So yes, although it was a race, my game plan for the day did not center on “racing” for a few reasons. As my season opener, this event gave me an opportunity to dust off the racing rust—and honestly, get out a few bonehead mistakes before my target race. Two, this race would be my first time truly riding my tri bike outside this season. And riding for the first time in a race environment was not ideal. Three, this race simply did not suit me; in fact, it is the worst race I could’ve done. Not to be dramatic, but basically, this was a perfect storm with the potential for plenty of things to go wrong.

From the beginning of the season when Earl and I were planning my calendar, he made it very clear Quassy would not be a “race” for me, but rather a tough training day. (And not having insurance and the ability to ride my bike outside further supported this outlook.) He developed the metaphor of a boxing match to illustrate our strategy: the hilly course would punch me hard and often. When this occurred, I was tasked with covering up, playing defense, and absorbing the blow. And then, when the opportunities presented themselves, I could punch back, go on the offensive, and make up some time. Overall, it would be an outing filled with strategic moves and countermoves. I would not be “racing” anyone else; it was me against the course.

And this time, the course totally won. Here’s how it went down.

Pre-race:

As I mentioned a few days ago, the week leading up to Quassy was not normal. Due to Memorial Day weekend, we were working on overdrive at the office, and my sister and I also spent Tuesday and Wednesday nights looking at apartments. This life stuff obviously took priority, which led to missed/abbreviated workouts and extra mental/emotion fatigue. And even though Earl and I addressed the bike situation, I was still worried about riding for the first time on a technical course. Honestly, as Friday approached, all I wanted to do was sleep. But once I met up with my Flat Feet guys, and we started talking about the race, my outlook started to change. This outing would not be an accurate reflection of my fitness. This outing would be a long and challenging grind. And by putting myself in an uncomfortable situation now, I would set myself up for success in the future.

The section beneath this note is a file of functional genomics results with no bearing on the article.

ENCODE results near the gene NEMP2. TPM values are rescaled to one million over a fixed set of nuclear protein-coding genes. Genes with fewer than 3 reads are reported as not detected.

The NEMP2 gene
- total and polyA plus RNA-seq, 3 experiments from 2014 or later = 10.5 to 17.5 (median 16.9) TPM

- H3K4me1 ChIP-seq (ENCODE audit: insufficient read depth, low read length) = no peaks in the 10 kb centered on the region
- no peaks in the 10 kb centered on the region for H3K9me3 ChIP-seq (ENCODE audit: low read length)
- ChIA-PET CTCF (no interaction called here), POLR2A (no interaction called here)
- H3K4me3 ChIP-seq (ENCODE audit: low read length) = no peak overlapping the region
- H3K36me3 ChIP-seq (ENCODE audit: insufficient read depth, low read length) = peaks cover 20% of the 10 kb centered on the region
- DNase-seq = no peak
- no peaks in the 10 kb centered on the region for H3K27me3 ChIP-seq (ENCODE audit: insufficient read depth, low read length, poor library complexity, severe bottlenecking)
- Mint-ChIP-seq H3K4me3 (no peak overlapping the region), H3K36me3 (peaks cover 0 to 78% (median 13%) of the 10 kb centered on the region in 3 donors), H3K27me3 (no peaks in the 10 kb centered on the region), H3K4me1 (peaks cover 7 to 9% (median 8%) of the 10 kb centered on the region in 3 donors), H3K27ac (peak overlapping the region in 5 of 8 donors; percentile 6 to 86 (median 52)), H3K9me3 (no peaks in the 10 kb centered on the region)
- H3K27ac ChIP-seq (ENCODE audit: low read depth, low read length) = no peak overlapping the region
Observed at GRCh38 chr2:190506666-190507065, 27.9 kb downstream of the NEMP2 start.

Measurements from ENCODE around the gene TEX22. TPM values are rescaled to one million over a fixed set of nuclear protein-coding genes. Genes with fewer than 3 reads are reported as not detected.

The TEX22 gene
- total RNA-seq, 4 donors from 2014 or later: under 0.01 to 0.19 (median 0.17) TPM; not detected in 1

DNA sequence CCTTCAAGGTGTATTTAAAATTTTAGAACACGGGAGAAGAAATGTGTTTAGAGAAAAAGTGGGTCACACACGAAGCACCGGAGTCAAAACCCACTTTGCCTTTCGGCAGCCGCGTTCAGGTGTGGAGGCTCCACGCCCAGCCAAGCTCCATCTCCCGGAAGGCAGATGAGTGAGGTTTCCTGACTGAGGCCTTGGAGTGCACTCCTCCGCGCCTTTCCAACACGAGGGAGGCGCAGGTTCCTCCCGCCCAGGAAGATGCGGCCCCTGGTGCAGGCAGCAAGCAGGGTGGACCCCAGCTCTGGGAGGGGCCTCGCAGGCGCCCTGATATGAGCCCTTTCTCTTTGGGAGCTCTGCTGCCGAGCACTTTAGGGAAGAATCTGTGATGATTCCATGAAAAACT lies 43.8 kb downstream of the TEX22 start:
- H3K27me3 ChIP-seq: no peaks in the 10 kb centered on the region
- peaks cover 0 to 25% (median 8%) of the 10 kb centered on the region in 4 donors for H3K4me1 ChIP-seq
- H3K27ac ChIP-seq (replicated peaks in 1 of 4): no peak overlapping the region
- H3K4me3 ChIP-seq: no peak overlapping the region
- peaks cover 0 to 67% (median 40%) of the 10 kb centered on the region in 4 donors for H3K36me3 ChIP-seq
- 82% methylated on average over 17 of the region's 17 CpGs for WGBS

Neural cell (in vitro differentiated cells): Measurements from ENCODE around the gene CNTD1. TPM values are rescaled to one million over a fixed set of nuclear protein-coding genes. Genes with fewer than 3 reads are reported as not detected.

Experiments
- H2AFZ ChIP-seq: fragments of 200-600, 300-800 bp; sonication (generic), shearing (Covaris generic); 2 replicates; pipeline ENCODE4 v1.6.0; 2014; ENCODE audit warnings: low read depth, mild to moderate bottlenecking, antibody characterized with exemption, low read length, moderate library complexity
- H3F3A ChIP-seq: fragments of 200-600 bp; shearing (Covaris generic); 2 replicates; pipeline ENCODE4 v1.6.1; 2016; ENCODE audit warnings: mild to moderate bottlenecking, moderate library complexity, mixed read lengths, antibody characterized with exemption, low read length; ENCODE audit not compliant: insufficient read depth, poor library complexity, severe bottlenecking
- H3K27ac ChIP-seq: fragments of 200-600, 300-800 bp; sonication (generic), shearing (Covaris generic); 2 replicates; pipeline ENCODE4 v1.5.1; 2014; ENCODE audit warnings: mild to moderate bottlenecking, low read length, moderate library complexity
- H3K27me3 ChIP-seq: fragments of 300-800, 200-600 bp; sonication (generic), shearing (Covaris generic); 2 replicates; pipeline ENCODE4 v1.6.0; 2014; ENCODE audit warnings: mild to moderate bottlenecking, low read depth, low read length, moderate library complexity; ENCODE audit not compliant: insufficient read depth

Swim – 1,500m – 26:56 (9/28)

Due to an impenetrable fog on Lake Quassapaug, the swim start was delayed 30 minutes.

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Tailwind family photo

My thought process: ‘I hope they don’t cancel the swim! Wait, this also means I’ll be running 30 minutes later in the day, which means it will be hotter. Oh great.’

Luckily, the swim actually happened, and my wave of women 39 and under was aggressive. There was a lot more bumping, grabbing, and jockeying for position within the opening 400m than I anticipated. It was Nationals-level aggressive, but my basketball instincts kicked in. The field spread out quickly, though, and aside from that initial contact and sighting into the sun at the first turn buoy, everything went smoothly: I found my rhythm, drafted when possible, caught the Wall of Dudes who started five minutes beforehand—just another day in the open water.

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We started at the green point and ended at the red.

Even though I thought I swam a tight course, it felt like I was out there for a while, which was reflected in my slower-than-usual split. Everyone who Garmin’ed the swim had a distance between 1,650 and 1,800m, which could be due to swimming off course, but the consensus was the course was long.

Transition 1 – 1:56 (2/28)

Exiting the water is one of my favorite parts of the race, especially when your training buds and coaches line the chute. “Now your race can start!” yelled one of the Tailwind coaches.

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Fist pump

This was probably the only time I smiled during the race.

Bike – 25.7 miles – 1:34:47 (13/28)